Brittany, France-based Ixion is a project spearheaded by multi-instrumentalist/growler/recording engineer/cover artist Julien Prat, and Return (on Finisterian Dead End) is the band’s third full-length. With clean vocals contributed by Yannick Dilly (who also mixed), it captures a contemplative and majestic balance of hope and sorrow, woeful in its extremity but bright-toned in its sprawling lead guitar figures in pieces like “Into Her Light” and the later “Stranger.” This meld fascinates throughout the nine-song/47-minute run, but it’s the poise of execution of all these ideas that make cuts like “Back Home” and the electronics-infused “Contact” stand out and recall some of the best moments of mid-period Katatonia, and from opener/longest track (immediate points) “Out of the Dark” onward, Return makes plain its self-awareness and resilience in capturing its formidable stylistic intention in the reality of the recording. It is a true work of beauty-in-darkness and affecting in both its scope and raw emotionalism.

Ixion on Thee Facebooks

Finisterian Dead End website


Rattlesnake, Outlaw Boogie

rattlesnake outlaw boogie

It’s just three songs, but Rattlesnake’s debut demo, Outlaw Boogie (also discussed here), was enough of an aesthetic mission statement all the same to wind up on my list of 2017’s best short releases, and with the swing and swagger provided by drummer/vocalist Adam Kriney of The Golden Grass, the classic-style riffing of guitarists Blake Charlton (Ramming Speed) and JP Gilbert (also vocals) and the wah bass Don Berger brings to “The Reason Why,” well, the reason why is frickin’ obvious. The New York-based newcomers capture a bright ‘70s vibe not dissimilar from The Golden Grass’ self-titled debut, but less serene and more urgent, more charged in its purposes on the whole, and dudelier in that okay-now-it’s-time-to-grow-a-mustache kind of way. Unsurprisingly, Outlaw Boogie is almost maddeningly catchy and cohesive and clear in its direction and intent, and the band seem to arrive in their conceptual foundation ready to move forward onto the next stage of their development. The only reason I call the three-tracker a demo at all and not an EP is because the band does. Otherwise there’s very little about it that doesn’t already denote it as a professional-grade work.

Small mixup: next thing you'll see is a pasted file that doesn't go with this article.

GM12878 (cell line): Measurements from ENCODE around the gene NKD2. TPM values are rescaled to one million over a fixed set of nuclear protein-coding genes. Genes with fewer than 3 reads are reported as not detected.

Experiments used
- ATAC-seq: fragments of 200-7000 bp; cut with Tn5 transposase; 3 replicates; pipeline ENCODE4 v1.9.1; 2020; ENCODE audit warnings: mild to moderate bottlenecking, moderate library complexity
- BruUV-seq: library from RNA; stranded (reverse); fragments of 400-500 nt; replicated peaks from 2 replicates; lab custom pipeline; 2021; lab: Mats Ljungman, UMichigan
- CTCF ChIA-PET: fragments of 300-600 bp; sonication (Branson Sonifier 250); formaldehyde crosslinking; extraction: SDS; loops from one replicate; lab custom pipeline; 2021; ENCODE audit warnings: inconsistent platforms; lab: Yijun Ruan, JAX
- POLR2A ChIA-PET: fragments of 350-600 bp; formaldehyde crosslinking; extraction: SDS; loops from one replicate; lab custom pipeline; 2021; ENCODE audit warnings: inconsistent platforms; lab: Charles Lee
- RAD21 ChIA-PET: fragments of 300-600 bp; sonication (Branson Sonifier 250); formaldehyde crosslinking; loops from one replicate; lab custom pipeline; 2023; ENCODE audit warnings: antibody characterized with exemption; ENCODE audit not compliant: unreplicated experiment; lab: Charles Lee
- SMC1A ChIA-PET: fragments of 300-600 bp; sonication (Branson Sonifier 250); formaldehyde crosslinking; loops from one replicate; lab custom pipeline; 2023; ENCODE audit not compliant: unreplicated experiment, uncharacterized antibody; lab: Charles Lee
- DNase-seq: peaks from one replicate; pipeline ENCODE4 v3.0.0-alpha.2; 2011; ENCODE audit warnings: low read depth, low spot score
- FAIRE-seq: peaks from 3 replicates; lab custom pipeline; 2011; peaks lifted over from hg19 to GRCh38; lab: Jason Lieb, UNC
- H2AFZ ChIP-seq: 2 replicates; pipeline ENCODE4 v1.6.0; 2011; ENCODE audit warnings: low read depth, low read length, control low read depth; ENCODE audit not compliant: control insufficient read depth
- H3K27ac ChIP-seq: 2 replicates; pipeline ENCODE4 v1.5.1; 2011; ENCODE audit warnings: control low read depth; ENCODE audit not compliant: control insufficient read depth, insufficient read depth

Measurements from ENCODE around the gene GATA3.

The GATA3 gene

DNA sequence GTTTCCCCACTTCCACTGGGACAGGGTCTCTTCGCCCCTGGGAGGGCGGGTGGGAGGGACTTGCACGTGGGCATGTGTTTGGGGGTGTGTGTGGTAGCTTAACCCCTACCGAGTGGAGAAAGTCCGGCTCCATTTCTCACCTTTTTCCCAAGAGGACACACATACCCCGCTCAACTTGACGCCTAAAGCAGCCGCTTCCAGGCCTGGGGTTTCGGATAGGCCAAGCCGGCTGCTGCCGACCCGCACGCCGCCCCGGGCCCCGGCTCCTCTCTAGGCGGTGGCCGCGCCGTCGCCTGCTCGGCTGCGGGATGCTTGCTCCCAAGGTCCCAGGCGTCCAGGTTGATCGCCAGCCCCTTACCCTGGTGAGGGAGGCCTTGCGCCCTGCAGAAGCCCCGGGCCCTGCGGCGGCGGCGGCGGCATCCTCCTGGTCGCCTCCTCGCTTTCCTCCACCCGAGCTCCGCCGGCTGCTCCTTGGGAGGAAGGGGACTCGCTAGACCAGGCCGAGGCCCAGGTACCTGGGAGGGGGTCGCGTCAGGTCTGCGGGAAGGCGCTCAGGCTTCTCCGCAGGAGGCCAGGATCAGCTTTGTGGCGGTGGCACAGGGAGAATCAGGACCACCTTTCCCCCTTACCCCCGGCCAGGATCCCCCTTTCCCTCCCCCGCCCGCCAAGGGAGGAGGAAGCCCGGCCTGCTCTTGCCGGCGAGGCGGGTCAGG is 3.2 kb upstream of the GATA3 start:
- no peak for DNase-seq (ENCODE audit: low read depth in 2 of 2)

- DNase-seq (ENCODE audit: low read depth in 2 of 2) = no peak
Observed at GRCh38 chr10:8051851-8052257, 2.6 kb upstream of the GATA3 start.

Rattlesnake on Thee Facebooks

In for the Kill Records webstore


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On Thorns I Lay Post Lyric Video for “Aegean Sorrow”; New Album out March 12

Posted in Bootleg Theater on January 3rd, 2018 by JJ Koczan

on thorns i lay

Following an absence of some 12 years, Athens-based outfit On Thorns I Lay returned in 2015 with their seventh album, Eternal Silence. Following behind 2003’s Egocentric, it marked a significant change in style — essentially a goth-death/doom revamp of what had become more of a hard rock approach over time born out of the band’s initial extremity of form in the 1990s. Think of the progressions of groups like Paradise LostAnathema and Katatonia and you’ll probably have some idea, but with On Thorns I LayEgocentric was more straightforward hard rock, even if cuts like “When I’m Gone” retained some darker edge.

Well, Eternal Silence had no shortage of ‘dark edge’ to it either, but turned the execution on its head with a theatrical blend of melodic and growled vocals. The six-piece’s new offering, Aegean Sorrow, would seem on the impression given by its title-track to be pushing further in that direction as well. I have been and I suspect will always remain a sucker for really well done death metal growls, and those of frontman Stefanos Kintzoglou are particularly choice, and it’s worth noting that the cleaner-toned voice of Eternal Silence seems at least to be sitting this track out. I haven’t heard the entirety of Aegean Sorrow, so can’t comment on whether or not that’s the case for the whole record, but the choice puts On Thorns I Lay squarely in death/doom territory and at least going by these nine minutes — which still feature a piano-led break near the middle — they seem just fine with that.

In any case, it’s some pretty wrenching stuff. Probably won’t be for everyone, but especially in the darkness of January at the outset of a New Year, it hits a downer sweet spot. Aegean Sorrow is out March 12 via Alone Records and The Vinyl Division. Check out the track below, followed by more info from the PR wire.


On Thorns I Lay, “Aegean Sorrow” lyric video

Greek doom/death classic outfit On Thorns I Lay have just unveiled the first lyric video from their upcoming Aegean Sorrow, out next March 12th, 2018 on cd by Alone Records and limited vinyl version by The Vinyl Division.

“Aegean Sorrow” is the track opening the album, showing in almost nine minutes the band still have much to offer to the metal scene. The video concept was created and edited by Manthos Stergiou for Manster Design.

On Thorns I Lay is:
Stefanos Kintzoglou – VOX
Chris Dragamestianos – GUITARS
Fotis Hondroudakis – DRUMS
Akis Pastras – GUITARS